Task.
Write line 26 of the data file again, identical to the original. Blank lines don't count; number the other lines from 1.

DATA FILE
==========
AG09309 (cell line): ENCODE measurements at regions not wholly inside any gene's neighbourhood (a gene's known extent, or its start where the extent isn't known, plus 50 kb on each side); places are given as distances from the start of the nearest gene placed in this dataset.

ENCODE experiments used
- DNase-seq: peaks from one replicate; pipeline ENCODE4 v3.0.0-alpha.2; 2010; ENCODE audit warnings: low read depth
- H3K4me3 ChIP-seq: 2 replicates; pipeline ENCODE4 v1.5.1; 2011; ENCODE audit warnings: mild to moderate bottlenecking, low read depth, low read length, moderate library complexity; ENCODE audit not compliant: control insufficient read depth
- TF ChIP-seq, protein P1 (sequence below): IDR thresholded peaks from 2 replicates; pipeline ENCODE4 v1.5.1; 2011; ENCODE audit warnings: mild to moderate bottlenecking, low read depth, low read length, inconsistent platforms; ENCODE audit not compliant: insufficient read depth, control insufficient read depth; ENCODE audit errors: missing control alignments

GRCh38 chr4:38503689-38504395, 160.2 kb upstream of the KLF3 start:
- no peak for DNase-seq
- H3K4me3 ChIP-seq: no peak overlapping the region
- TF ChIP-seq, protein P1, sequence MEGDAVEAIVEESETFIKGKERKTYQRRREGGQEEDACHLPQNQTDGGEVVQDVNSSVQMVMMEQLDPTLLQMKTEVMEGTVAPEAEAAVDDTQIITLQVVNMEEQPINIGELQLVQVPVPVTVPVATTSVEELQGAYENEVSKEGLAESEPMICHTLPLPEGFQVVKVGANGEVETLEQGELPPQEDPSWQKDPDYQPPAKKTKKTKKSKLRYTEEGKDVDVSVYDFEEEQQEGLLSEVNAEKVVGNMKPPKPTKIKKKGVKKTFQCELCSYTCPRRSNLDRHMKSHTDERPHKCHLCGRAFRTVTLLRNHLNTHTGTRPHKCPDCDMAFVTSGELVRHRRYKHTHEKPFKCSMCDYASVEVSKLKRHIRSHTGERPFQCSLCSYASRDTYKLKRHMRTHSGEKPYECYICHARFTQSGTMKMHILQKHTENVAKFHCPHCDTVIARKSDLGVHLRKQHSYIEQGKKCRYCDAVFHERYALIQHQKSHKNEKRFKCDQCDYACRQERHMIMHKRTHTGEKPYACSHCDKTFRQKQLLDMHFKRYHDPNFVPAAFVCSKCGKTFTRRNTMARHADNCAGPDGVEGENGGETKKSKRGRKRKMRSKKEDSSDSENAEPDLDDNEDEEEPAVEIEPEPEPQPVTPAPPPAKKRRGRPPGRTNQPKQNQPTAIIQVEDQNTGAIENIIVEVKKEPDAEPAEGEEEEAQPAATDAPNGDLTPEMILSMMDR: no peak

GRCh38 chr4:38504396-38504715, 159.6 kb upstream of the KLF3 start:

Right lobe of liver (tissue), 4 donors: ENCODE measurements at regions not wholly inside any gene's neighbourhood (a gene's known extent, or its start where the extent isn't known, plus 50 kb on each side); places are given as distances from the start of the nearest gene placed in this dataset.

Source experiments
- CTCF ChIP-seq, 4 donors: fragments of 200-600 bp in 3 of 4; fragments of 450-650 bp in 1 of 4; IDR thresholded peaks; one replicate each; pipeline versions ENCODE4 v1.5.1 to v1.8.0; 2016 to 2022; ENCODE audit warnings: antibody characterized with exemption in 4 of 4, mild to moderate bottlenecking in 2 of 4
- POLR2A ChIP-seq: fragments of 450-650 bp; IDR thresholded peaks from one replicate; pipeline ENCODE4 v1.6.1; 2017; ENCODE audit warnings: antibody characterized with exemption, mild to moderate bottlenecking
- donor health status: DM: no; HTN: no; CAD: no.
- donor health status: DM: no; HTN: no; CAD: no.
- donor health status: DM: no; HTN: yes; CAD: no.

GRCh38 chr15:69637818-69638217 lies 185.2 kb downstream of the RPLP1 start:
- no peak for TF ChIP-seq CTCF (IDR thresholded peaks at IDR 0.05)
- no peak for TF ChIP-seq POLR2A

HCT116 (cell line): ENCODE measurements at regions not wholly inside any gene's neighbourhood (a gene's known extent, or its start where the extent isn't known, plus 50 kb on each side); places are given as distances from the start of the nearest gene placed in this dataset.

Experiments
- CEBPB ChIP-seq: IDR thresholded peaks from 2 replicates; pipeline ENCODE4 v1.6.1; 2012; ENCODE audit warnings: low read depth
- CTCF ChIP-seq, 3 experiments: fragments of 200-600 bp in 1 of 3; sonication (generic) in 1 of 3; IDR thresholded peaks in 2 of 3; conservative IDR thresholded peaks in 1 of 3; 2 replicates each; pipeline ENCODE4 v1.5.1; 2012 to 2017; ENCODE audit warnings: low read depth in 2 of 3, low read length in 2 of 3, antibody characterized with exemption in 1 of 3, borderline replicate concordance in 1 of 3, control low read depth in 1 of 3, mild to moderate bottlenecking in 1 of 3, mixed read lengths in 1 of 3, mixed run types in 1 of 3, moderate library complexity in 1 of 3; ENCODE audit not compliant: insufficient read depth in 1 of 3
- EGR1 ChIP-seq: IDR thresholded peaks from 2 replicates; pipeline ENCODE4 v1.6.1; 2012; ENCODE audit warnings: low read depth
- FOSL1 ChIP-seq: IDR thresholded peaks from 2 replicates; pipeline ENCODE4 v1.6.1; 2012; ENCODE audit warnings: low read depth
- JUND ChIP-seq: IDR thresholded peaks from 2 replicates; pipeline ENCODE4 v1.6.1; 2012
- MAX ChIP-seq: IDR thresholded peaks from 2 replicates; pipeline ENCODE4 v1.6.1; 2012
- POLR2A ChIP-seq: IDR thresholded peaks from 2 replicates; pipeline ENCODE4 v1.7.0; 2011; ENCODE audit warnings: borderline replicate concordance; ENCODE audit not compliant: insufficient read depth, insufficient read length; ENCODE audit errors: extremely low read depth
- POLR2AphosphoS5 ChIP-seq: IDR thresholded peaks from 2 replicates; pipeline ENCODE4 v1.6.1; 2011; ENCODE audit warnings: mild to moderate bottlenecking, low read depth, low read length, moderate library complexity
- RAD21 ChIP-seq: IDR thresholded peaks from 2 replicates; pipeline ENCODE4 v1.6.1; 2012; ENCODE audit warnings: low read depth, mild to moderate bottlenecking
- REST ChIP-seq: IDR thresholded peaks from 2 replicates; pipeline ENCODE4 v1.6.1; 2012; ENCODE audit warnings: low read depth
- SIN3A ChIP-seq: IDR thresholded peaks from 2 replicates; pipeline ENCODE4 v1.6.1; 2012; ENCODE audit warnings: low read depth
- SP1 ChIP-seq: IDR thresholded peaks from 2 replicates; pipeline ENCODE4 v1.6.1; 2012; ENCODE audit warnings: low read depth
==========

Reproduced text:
- FOSL1 ChIP-seq: IDR thresholded peaks from 2 replicates; pipeline ENCODE4 v1.6.1; 2012; ENCODE audit warnings: low read depth